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The Other Nana: A Memoir

By Kelle Groom

In her kitchen, two blind Siamese cats jump from one formica counter to another. Every item in the house is kept in exactly the same place, for the cats. The Other Nana turns a key, peels a ham out of a tin, a pink body. “I like ham for Christmas,” she says. I’m used to cooked food, an oven. The ham looks like something you’d eat during war or famine—meat that won’t spoil. The Other Nana’s eyes are round and blue, but in a cartoon, you’d see straight silver arrows shoot out.

On a military base in Spain, Mom buys a bottle of Dry Sack for The Other Nana. The bottle is smooth, the wine-dark of drawn blood. “She can’t drink. Why give her that?” Dad asks. Mom says, “We always do. She likes it.” Dad looks down at the linoleum, his head shaking in such tight shakes, you could miss it, you could think he was standing still. “What will we give her if we don’t give her this?” A porcelain sailor boy, Lladró figurine. A boy with downcast eyes and white pants who carries a ship at his hip.

When I’m in college in a nearby town, The Other Nana opens the door to her bedroom. All pink. “Here’s a light,” she says, switching on a table lamp. The edge of the shade, bedding, curtains—everything is lacy. She gives me the room, her bed. I don’t know where she sleeps.

After my son, Tommy, dies, The Other Nana says, “Why doesn’t anyone in this house talk about him? I’d go crazy if I didn’t talk about him.” She has powder on her face, like sugar on her skin.

The Other Nana sends me two black Siamese cat sculptures with green eyes. Something happens to one of them. It’s gone.

In The Limited, I have twenty dollars and buy The Other Nana a silver necklace with a pendant. I saw her wear it once, bright on her chest, on her sweater. Her sisters circling her in the house. I could tell that she knew that it meant she was loved. Years and years later, when she dies, her jewelry is found in the cardboard Limited box with the black top. Except for the necklace.

After my grandmother on the Cape dies, “Nana,” I visit The Other Nana in a massive, low-income building in Brockton, in her Lego-like apartment. I want her to act like a grandmother. I want her to say, “I’m sorry your Nana died,” and touch my hair. She brings two dresses out of her closet, says, “I bought them from a catalog.” She’s pleased with herself. The dresses look like triangles. “Are you mad at me?” she asks.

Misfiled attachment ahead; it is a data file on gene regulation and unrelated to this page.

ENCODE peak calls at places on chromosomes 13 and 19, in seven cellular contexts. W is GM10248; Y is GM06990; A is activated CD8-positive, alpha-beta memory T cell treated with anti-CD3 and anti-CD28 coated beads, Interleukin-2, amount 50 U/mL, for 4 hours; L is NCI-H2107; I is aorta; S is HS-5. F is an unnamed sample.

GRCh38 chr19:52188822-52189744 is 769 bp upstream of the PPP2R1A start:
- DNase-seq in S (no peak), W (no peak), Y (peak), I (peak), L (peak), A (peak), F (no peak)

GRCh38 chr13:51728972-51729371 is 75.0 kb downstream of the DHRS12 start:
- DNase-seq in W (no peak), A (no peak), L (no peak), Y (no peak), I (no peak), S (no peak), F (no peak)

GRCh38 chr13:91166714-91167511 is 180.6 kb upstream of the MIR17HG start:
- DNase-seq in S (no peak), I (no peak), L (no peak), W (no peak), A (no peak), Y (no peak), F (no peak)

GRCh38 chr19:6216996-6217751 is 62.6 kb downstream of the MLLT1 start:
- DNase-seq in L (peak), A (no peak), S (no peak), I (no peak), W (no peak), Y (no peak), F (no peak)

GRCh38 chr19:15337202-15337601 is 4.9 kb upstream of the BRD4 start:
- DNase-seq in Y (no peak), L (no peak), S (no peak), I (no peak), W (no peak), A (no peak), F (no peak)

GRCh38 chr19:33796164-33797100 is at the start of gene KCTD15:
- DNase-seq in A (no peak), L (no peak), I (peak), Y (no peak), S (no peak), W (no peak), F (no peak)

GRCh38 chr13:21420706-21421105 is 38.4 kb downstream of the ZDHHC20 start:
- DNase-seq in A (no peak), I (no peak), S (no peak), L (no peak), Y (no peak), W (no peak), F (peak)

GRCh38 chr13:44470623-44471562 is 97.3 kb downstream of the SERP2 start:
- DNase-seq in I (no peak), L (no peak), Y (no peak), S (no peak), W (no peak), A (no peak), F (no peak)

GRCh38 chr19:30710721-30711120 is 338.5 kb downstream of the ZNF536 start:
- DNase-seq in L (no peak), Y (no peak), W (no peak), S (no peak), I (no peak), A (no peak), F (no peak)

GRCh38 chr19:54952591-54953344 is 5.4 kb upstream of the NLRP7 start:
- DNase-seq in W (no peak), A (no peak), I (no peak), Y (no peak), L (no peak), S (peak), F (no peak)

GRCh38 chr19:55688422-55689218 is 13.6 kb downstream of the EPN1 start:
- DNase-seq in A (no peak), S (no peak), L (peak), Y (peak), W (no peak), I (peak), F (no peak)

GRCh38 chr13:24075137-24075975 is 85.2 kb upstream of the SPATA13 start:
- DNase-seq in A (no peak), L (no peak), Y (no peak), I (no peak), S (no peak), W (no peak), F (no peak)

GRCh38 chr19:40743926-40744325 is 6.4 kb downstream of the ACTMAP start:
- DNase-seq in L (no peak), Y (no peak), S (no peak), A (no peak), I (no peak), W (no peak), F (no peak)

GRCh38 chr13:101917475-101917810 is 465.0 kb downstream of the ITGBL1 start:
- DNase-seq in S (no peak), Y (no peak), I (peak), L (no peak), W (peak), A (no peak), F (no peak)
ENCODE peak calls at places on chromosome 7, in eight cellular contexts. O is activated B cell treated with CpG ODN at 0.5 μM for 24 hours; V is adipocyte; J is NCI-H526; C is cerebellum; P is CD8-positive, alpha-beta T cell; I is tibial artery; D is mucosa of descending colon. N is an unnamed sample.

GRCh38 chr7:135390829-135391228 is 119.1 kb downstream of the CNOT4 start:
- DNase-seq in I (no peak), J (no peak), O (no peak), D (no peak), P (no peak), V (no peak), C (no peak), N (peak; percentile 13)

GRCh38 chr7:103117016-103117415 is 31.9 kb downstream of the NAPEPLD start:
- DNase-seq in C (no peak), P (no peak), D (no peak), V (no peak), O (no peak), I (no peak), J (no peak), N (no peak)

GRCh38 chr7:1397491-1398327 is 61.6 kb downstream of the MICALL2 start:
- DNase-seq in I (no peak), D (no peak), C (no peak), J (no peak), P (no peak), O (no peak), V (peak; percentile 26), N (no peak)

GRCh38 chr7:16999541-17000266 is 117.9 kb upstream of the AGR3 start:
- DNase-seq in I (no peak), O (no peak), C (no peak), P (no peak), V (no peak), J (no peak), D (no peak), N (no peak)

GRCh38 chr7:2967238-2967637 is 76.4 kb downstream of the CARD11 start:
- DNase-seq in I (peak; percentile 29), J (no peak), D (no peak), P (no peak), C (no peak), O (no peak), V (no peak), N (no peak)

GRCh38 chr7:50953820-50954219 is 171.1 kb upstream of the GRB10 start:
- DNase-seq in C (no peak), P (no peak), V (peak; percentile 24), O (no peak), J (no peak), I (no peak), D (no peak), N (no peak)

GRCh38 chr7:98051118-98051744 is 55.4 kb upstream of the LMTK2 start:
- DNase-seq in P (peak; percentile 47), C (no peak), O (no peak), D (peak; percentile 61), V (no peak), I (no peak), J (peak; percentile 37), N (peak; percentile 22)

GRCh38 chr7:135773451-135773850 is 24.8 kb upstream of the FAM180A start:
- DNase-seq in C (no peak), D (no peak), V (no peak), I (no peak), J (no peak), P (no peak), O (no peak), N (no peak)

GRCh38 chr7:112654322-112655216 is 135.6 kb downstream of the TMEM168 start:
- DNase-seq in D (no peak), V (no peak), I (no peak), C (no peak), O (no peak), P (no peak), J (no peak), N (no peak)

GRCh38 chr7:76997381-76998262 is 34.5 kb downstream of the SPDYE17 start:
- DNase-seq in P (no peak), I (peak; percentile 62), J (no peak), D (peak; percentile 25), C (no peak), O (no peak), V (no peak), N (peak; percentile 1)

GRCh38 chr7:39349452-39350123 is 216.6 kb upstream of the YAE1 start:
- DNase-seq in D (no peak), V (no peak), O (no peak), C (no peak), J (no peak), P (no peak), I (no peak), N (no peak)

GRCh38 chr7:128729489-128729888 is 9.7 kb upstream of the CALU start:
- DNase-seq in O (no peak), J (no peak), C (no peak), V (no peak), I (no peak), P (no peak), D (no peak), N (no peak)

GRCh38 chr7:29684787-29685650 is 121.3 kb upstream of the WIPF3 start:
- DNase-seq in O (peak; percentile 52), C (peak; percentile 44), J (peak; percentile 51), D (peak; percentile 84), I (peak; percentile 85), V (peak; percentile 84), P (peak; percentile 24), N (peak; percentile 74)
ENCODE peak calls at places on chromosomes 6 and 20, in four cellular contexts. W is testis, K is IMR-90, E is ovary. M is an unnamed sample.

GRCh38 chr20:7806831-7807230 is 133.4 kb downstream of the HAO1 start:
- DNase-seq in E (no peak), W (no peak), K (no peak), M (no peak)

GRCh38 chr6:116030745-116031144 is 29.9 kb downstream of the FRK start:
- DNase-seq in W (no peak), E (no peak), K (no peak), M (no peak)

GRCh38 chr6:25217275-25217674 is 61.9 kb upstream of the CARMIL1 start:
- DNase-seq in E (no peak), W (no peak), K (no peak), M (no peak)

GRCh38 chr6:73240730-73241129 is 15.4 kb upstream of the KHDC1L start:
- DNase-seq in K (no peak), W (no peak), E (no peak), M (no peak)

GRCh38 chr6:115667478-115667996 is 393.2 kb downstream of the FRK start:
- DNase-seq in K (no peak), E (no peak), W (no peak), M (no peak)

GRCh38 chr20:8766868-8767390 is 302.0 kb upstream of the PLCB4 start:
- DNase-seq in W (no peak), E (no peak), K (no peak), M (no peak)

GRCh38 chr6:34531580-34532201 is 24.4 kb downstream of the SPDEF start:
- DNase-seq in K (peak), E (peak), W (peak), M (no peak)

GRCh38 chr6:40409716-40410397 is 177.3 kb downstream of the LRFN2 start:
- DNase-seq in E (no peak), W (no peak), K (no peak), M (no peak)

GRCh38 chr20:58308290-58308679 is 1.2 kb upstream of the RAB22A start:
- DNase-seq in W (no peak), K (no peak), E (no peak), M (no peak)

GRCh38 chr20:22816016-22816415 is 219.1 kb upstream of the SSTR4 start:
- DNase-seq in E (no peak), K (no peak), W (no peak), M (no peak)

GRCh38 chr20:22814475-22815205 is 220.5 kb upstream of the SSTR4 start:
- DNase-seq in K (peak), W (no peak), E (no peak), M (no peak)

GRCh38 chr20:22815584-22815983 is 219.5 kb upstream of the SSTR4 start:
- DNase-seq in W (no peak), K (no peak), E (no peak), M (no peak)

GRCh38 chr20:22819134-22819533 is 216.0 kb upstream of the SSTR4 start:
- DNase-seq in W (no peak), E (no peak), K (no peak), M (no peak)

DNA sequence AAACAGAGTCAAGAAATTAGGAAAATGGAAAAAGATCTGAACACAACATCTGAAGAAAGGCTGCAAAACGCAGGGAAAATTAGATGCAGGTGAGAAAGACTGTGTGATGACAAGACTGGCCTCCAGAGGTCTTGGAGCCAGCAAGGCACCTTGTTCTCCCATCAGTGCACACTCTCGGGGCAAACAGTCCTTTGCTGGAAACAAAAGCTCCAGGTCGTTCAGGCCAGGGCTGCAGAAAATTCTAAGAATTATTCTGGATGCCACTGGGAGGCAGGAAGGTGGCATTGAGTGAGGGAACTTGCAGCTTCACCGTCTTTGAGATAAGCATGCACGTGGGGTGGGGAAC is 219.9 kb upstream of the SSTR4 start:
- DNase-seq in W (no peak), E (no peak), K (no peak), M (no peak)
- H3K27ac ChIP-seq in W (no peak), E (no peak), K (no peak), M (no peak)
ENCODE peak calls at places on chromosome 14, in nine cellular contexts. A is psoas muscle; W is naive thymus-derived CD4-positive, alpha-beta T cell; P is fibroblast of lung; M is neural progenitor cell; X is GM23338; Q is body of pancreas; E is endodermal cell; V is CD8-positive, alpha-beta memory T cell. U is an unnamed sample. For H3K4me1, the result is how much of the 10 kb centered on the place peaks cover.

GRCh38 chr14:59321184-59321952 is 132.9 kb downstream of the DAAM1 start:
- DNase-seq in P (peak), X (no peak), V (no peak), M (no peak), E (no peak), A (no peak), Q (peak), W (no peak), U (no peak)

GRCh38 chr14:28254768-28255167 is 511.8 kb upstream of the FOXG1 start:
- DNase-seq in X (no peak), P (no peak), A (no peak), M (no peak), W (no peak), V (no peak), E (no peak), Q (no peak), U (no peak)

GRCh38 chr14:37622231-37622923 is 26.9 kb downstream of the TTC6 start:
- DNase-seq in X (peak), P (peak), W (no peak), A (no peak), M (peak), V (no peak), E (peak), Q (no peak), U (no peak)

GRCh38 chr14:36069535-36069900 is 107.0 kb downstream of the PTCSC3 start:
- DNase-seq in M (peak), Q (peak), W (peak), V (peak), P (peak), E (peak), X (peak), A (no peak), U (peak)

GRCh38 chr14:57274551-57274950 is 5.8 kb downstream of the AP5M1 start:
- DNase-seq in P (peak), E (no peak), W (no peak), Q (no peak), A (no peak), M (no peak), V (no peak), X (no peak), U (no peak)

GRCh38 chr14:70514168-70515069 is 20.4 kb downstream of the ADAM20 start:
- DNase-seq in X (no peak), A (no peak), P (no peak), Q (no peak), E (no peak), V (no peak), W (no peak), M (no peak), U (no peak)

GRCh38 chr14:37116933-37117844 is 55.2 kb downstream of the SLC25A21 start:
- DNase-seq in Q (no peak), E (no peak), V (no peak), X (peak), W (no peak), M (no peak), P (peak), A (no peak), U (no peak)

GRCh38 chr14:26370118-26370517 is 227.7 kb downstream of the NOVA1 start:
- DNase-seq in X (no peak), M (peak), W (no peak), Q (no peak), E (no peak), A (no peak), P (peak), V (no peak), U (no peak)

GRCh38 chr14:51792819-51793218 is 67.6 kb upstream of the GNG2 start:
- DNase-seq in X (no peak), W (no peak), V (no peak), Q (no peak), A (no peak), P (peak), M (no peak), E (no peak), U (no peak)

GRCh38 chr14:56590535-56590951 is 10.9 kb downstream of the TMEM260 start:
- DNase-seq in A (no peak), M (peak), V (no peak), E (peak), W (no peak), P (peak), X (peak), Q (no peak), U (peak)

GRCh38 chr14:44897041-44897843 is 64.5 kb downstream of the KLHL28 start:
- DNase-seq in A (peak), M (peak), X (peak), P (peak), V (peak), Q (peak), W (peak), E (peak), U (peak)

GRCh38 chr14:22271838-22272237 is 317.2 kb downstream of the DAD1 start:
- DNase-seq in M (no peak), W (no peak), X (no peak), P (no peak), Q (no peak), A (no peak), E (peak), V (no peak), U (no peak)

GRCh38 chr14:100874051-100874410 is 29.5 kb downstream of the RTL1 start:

“Tommy liked carnations,” The Other Nana says. When I cry on a ride from the cemetery, a visit, I’m humiliated that my family can see me unprotected. The Other Nana takes my hand across the back seat, her fingers cold and bony, ringed even without jewelry. She holds my hand hard, presses it into the seat, sure of herself, and relieved that she’s what I need. That she knows what to do.

I go alone to visit The Other Nana in her assisted living home, bring a photo found in an attic in Ireland: The Other Nana and my Dad, as a baby. She says, “I don’t know what to say without your parents here…” She looks scared of me. In another photo, she’s just married one man, and is pregnant with another man’s son, my dad. Nobody knows this but her, not the men, not her sister Anne who knows everything. She wears a beret in the photo, looks slightly drunk, delicate, her new husband behind her looking at the camera, as if he can’t believe his luck. She leans one way, he another, so that the house behind them seems to tip. “It’s you,” I say.

I leave a mum on her stone in Rockland, cream-colored like a wedding dress, and pink flowers above her grave grass, like a little trellis, tell her, “I’m not mad.” I tell her she was perfect, and I hope I’m not lying. I mean, I’m sorry that I punished her for resembling me. She’s been dead a year — Nana — grass grown over, but her name’s not carved into the stone. The only way to know she’s here is to remember her.

Kelle Groom's essays have appeared in AGNI and Brevity, and her poems have been published in DoubleTake, Gettysburg Review, The New Yorker, Ploughshares, and Poetry.  Her poetry collections are Five Kingdoms (Anhinga Press, 2009), Luckily, a Florida Book Award winner (Anhinga Press, 2006), and Underwater City (University Press of Florida, 2004). She is grants and communications manager for Atlantic Center for the Arts, an artists-in-residence facility in New Smyrna Beach, Florida.

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photo by Leslie Miller